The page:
Just Smile and Wave, Boys. Smile and Wave
African penguin or old-fashioned Black-footed penguin or now politically incorrect Jackass penguins. Out of all 18 species of penguins, African penguin is the only one species that can call Africa its home. You can tell them apart from other penguins (for example, the penguins of Madagascar) by their black back and feet, and a black facial mask with special pink patches above the eyes. They have a band across their chest, and each penguin can be recognised by the unique pattern of black spots on their bellies. African penguins can be found in southern Africa, all the way from Namibia to South Africa.
Eat, Swim, Nest, Repeat
As you probably know, African penguins like any other species of penguin family are flightless, and instead of wings they are rocking a pair of flippers that come very handy (no pun intended) when diving. They are outstanding swimmers and can dive up to 130 m deep (believe it or not) to get to delicious sardines and anchovies.
Once a year they change their “coat” by replacing old, worn out feathers with brand new ones, which is called moulting. During this time, they put on weight (almost 1/3 of their body weight) and stay on land until they grow a new shinny coat and are able to dive into water again. Moulting season is dependant on food availability in the area.
They breed throughout the year depending on their moulting. Usually the male comes back to the nest he used in previous years and defend it until his female arrives. Penguins tend to stick to the same partner year after year, which makes them monogamous.
Normally, African penguins would use their own droppings (which we would usually call guano) to protect their little burrows from heat, cold, and rain, but, as we usually do, we (people) scraped off the guano and sold it as fertiliser. That put our waddling friends in quite a predicament, as it became way more difficult for them to find cover on the hard, rocky plane.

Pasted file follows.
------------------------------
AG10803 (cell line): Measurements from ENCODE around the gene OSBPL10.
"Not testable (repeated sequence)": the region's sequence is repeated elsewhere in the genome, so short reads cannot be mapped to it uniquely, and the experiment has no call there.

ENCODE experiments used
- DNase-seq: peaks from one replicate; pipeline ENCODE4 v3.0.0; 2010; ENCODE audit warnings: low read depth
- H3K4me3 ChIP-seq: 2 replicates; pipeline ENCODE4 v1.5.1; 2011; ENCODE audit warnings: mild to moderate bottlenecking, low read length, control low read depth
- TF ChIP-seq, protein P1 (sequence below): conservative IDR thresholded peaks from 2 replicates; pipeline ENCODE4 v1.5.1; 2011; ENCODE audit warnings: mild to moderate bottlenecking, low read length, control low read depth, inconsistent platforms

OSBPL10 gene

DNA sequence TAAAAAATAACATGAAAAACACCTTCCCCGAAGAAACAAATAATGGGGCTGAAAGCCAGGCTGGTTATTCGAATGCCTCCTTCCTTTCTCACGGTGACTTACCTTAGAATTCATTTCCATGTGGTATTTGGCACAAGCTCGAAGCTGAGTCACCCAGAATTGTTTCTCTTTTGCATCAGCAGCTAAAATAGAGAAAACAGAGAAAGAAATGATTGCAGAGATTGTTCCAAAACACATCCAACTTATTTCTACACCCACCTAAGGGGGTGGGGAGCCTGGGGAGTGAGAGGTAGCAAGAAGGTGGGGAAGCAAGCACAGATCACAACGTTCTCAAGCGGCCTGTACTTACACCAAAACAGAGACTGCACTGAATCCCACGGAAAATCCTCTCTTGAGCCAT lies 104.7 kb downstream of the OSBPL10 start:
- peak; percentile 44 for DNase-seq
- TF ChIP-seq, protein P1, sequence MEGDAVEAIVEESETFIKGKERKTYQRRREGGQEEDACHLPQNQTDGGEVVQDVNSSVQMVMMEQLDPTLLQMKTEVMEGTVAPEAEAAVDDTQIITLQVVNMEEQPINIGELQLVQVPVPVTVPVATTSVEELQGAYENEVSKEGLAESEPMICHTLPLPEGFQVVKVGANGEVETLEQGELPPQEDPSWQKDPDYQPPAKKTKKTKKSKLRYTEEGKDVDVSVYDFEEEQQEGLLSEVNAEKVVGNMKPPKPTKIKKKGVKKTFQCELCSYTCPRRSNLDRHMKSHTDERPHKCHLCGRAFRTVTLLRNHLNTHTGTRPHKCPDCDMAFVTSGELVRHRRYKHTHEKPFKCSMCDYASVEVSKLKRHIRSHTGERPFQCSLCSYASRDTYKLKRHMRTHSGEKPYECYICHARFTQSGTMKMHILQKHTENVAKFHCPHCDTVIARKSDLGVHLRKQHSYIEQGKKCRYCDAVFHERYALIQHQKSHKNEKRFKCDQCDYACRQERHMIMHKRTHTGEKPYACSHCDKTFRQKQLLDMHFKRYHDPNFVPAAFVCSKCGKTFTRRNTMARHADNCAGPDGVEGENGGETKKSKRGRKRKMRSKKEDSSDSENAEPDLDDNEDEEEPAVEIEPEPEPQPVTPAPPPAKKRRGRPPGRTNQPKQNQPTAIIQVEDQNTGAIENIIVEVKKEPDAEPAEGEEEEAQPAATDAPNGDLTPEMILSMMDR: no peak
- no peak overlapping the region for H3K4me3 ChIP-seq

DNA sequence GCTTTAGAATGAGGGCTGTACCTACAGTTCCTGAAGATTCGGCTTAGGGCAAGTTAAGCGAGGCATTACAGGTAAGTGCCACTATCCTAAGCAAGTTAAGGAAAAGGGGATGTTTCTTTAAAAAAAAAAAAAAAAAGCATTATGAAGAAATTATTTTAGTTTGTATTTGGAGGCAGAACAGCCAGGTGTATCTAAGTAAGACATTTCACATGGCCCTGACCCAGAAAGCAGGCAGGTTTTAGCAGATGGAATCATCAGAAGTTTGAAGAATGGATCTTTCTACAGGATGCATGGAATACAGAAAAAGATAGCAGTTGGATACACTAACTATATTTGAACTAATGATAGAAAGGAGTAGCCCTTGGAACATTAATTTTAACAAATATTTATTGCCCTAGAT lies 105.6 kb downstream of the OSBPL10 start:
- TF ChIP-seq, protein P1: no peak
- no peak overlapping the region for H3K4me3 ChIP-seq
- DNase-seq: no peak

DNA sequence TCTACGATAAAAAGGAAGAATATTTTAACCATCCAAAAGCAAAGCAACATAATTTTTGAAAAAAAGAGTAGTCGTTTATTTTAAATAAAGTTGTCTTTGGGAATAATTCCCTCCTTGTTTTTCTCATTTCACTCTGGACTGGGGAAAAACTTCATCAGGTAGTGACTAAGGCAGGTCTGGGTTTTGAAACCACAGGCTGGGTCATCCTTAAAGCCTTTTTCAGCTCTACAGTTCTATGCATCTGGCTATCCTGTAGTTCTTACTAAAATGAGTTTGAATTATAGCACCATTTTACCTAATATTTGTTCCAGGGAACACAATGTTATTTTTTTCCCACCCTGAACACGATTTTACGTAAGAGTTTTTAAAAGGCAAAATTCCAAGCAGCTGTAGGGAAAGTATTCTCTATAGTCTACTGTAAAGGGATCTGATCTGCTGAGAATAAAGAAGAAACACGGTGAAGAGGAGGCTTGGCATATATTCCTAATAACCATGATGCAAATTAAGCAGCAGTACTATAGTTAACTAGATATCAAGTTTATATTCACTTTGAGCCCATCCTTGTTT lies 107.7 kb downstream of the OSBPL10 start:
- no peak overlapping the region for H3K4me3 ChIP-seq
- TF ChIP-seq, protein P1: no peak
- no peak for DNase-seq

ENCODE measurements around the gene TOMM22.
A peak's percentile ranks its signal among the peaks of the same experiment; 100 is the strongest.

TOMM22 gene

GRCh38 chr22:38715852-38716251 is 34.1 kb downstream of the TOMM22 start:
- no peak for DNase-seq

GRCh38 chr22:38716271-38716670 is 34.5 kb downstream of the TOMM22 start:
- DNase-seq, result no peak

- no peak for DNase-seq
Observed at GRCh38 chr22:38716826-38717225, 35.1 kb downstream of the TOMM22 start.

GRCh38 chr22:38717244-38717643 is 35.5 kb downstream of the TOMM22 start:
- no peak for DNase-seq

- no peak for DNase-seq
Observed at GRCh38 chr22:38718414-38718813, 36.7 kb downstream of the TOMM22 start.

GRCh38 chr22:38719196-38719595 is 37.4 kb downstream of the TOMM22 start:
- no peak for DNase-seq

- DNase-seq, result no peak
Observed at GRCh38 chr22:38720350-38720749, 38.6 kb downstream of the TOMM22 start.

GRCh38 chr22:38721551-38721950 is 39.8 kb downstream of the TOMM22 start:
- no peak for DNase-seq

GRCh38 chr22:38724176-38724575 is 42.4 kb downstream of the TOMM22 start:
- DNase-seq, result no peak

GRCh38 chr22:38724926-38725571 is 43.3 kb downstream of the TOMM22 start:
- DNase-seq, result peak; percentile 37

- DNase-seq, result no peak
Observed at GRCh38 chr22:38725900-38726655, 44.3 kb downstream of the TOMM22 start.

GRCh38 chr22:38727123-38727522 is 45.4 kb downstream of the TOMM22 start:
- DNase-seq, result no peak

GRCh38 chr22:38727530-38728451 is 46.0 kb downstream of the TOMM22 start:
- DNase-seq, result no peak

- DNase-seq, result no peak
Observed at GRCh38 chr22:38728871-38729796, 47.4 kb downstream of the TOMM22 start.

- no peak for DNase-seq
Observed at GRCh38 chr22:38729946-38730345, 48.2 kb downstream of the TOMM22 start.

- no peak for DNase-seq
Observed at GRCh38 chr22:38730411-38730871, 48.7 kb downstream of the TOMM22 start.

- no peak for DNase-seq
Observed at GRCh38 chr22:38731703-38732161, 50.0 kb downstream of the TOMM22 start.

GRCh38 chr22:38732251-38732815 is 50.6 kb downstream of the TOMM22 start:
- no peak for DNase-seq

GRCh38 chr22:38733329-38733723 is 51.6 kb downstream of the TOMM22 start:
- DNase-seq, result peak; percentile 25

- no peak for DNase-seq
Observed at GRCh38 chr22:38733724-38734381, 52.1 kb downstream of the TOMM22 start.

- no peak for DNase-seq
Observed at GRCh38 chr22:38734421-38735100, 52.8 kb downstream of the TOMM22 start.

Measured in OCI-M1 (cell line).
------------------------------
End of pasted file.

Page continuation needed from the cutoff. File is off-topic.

They are in BIG Trouble
As of 2010, African penguin is listed as Endangered (BirdLife International, 2016) because of the massive decline in the population numbers during the 20th century (Crawford, et al., 2001); they keep falling ever since. Since guano scraping parties many other factors added on and contributed and keeps contributing to their struggles to survive as a species, affecting breeding populations. Later in the 20th century oiling and lack of food became major problems for the seabirds.
Another reason for the penguins to have hard time trying to find fish to dine on is, not surprisingly, climate change, that caused geographical mismatch between penguins and their prey. In other words, to get their dinner, they have to travel longer distances or to mix up their diet a little bit with less nutritious options. Both of them lead to the penguins to be less successful during breeding periods and causes massive decrease in chances for survival.
Why Bother and What to do?
Well, besides being really charismatic animals, who we want to hang around a bit longer, penguins and other seabirds are like red flags for the health and status of marine ecosystems. For example, their eating habits can tell us a lot about the state of the environment they are in. Right now there is no sign that the declining trend is reversing, which means that if nothing is done, African penguins WILL go extinct.
As I mentioned before, nesting is a bit of a trouble for the penguins at the moment due to the lack of guano and absence of vegetation at some locations, which makes the risk of predation even higher and simply exposes birds to harsh environments. Some studies showed that different breeding habitats would affect the survivorship of the birds (Borboroglu, et al., 2002). That’s exactly why we need to look into how these birds use their habitats and where in that habitat they prefer to breed and are more successful. To do that, I used one colony of African penguin, that occupy the area of Dyer Island, South Africa. By surveying them and their neighbour species, who either prey on them or compete for their food resources, we can figure out how they utilise the area and what steps can be taken to improve their position.
* Images Courtesy of Will Gilmore